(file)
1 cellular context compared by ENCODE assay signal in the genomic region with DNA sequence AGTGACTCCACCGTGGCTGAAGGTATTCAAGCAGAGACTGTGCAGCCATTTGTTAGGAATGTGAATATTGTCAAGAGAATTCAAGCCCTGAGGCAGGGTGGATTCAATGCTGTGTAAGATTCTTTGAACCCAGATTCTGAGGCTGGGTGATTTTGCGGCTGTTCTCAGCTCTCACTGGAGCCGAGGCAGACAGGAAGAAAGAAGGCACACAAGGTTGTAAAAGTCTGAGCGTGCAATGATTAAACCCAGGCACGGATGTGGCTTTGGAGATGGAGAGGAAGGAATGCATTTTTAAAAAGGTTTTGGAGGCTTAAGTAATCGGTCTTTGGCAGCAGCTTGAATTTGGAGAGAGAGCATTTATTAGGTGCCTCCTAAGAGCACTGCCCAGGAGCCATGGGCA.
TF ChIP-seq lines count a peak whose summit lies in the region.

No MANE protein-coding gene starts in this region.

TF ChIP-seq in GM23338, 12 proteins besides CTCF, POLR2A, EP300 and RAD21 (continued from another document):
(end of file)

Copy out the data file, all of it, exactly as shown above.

1 cellular context compared by ENCODE assay signal in the genomic region with DNA sequence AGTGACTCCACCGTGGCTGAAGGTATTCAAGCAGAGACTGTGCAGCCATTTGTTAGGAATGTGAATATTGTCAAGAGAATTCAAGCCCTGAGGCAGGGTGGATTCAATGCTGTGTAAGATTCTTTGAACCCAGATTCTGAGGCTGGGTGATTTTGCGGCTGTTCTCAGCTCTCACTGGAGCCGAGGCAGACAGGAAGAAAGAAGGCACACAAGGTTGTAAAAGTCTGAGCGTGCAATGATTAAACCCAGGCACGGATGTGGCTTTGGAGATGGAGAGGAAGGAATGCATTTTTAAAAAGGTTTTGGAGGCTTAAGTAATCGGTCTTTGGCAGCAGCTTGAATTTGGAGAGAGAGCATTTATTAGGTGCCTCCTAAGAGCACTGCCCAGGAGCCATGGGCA.
TF ChIP-seq lines count a peak whose summit lies in the region.

No MANE protein-coding gene starts in this region.

TF ChIP-seq in GM23338, 12 proteins besides CTCF, POLR2A, EP300 and RAD21 (continued from another document):